The Boston Globe reports:

The Lakers could do no wrong on this night. They won the rebounding war (52-39). They dominated the paint (40-32). And after seemingly taking on the Celtics by himself in Game 6, Kobe Bryant found reinforcements everywhere.

His 38-point Game 5 assault bulged off the stat sheet, but his 26-point, 11-rebound, 3-assist effort last night seemed to blend in. Pau Gasol was an assist shy of a triple-double (17 points, 13 rebounds, 9 assists). Ron Artest, seemingly lost the past two games, beamed himself back into the series with a 15-point, 6-rebound performance. The Lakers bench combined for 25 points and 16 rebounds. All the pieces put together were too much for the Celtics.

“They did everything harder than we did,’’ said Boston’s Tony Allen. “It’s just unusual.’’

The Celtics shot 33 percent from the floor. A sign of how futile their offense was? At the start of the fourth quarter, Ray Allen, Garnett, Pierce, and Rajon Rondo were the only four Celtics in the scoring column.

The Boston Globe reports:

The Lakers’ bench outscored its Celtics’ counterpart, 25-13, in LA’s 89-67 victory, putting up its most productive effort in the series. Sasha Vujacic scored 9 points off the bench and Lamar Odom contributed 8, playing 28:26 while Andrew Bynum (15:53) rested his knee.

They were part of a unit that did most of its damage in the second quarter. The effort was visible early when Lakers guard Jordan Farmar and Rajon Rondo scurried after a loose ball in the second quarter. Farmar used a headfirst slide to sling the ball toward Kobe Bryant, who was chasing along the left side. Bryant picked up the ball and drove to the basket and was fouled with eight minutes to go in the half. Bryant hit both free throws to give the Lakers a 36-23 lead.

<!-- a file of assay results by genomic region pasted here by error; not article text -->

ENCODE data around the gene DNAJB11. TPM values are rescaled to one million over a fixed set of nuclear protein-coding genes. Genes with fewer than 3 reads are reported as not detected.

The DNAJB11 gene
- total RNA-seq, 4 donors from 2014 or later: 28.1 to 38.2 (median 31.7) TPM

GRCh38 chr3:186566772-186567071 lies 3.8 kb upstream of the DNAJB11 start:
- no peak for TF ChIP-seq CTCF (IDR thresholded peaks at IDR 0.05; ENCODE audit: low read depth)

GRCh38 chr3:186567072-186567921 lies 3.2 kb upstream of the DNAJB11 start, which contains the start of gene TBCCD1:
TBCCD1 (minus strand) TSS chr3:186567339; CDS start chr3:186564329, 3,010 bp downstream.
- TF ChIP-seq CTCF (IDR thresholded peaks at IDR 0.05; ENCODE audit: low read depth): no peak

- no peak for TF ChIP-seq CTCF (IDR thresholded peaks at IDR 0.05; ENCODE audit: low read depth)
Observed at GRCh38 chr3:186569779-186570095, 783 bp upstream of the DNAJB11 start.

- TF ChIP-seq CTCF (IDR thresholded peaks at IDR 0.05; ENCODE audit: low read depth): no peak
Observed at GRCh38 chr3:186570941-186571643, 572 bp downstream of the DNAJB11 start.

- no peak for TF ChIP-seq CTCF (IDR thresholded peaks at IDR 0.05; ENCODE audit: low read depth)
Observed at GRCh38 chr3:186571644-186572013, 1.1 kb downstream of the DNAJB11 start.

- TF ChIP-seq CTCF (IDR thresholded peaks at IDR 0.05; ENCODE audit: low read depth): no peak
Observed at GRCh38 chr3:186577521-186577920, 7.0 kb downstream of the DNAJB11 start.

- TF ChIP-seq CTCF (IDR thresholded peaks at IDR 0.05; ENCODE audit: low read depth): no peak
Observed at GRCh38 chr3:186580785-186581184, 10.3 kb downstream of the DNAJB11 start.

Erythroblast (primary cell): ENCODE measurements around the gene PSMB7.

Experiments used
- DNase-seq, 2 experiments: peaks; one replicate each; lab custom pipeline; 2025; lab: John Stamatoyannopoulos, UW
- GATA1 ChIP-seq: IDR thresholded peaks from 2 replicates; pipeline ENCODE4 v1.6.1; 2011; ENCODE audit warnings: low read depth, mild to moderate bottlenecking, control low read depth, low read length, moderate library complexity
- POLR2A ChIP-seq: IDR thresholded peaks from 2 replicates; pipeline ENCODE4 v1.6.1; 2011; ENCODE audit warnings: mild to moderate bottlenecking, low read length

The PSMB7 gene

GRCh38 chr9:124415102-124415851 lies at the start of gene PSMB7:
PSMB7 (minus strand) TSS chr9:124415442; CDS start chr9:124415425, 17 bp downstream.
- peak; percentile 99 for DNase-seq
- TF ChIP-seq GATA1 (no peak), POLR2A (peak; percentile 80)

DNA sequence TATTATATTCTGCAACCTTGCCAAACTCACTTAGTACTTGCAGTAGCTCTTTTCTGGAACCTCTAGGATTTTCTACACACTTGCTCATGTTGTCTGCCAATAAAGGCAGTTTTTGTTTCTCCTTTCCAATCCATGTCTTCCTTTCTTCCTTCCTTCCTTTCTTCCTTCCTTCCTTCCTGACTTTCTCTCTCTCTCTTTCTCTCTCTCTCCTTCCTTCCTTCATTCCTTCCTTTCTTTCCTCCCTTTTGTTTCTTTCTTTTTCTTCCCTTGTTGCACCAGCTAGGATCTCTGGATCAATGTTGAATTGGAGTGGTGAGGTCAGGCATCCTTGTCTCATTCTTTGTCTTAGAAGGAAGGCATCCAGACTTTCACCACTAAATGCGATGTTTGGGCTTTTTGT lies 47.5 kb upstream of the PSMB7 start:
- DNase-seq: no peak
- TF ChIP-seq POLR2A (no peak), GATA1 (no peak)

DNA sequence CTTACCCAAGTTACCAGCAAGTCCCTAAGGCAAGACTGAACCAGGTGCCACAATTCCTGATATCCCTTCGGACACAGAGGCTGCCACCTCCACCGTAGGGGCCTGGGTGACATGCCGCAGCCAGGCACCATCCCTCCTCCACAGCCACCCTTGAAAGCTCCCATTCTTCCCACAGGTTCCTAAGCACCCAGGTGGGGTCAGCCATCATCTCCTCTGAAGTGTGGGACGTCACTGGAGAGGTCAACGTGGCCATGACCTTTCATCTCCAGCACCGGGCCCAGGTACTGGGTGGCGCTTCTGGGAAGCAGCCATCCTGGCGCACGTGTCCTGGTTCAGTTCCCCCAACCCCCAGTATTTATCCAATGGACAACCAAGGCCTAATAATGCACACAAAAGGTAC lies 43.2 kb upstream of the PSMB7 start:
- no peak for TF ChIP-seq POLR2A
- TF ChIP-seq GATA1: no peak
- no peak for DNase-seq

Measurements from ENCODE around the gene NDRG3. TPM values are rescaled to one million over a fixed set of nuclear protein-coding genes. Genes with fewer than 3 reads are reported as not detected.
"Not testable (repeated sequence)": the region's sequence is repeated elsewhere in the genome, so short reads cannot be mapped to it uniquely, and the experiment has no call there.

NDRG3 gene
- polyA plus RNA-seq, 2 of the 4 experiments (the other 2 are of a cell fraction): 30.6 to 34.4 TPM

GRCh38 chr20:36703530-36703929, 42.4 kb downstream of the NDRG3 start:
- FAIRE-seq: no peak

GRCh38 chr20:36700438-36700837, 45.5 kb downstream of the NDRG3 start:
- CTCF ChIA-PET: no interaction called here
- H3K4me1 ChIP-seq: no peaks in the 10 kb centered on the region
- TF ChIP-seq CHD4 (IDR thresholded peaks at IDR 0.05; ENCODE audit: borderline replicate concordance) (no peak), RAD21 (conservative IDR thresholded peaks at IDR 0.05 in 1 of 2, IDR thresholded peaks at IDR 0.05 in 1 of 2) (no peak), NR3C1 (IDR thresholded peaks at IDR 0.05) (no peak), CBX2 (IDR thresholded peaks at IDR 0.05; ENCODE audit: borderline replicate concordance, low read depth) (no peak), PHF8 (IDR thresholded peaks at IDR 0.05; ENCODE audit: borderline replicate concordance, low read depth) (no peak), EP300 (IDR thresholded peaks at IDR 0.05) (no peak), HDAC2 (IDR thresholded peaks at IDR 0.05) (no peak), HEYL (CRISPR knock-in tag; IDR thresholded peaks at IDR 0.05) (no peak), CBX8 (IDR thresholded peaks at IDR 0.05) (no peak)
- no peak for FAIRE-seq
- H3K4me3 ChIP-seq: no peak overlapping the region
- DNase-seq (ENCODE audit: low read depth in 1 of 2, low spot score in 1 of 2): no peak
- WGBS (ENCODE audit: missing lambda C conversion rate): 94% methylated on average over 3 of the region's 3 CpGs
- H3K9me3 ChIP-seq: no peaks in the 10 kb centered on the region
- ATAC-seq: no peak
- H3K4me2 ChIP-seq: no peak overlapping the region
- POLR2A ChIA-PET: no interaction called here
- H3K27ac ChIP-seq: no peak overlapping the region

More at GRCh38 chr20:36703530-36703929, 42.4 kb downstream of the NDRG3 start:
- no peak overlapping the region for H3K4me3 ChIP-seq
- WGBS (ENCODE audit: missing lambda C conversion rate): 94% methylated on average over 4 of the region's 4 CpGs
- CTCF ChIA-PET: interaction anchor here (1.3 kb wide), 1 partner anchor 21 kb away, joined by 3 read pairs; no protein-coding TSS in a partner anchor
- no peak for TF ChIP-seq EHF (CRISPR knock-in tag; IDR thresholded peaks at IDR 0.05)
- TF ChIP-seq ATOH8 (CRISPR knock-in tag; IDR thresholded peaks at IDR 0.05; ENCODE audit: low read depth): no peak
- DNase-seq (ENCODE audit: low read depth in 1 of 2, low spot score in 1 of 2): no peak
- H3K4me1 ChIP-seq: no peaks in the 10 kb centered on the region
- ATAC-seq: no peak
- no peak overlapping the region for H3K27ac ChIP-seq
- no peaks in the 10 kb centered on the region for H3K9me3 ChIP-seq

Bryant didn’t have to stay in the game for the Lakers to be effective. He came out with 7:46 to go in the first half, and when he returned three minutes later, the Lakers had stretched the lead to 18 points (45-27).

The Los Angeles Times reports:

The Lakers held the Celtics to 28-of-84 shooting (33.3%) and outrebounded Boston, 52-39. Rajon Rondo had a quiet night, scoring only 10 points on five-for-15 shooting. Paul Pierce had 13 points and Kevin Garnett 12.

“Our defense was good,” Jackson said. “Our rebounding was better.”

The Lakers’ reserves were decisively better, with Lamar Odom totaling eight points and 10 rebounds, and Sasha Vujacic scoring nine points in 14 minutes. The Boston bench was scoreless until Nate Robinson’s reverse layup with 9:56 left in the fourth quarter.

Thursday will be a first for Jackson, who has never coached a Game 7 in the Finals. He is 3-1 in Game 7s with the Lakers, most recently a winner in last season’s Western Conference semifinal against Houston.

After the final seconds ticked down Tuesday, longtime Lakers public-address announcer Lawrence Tanter intoned, “There will be a Gaaaame 7.”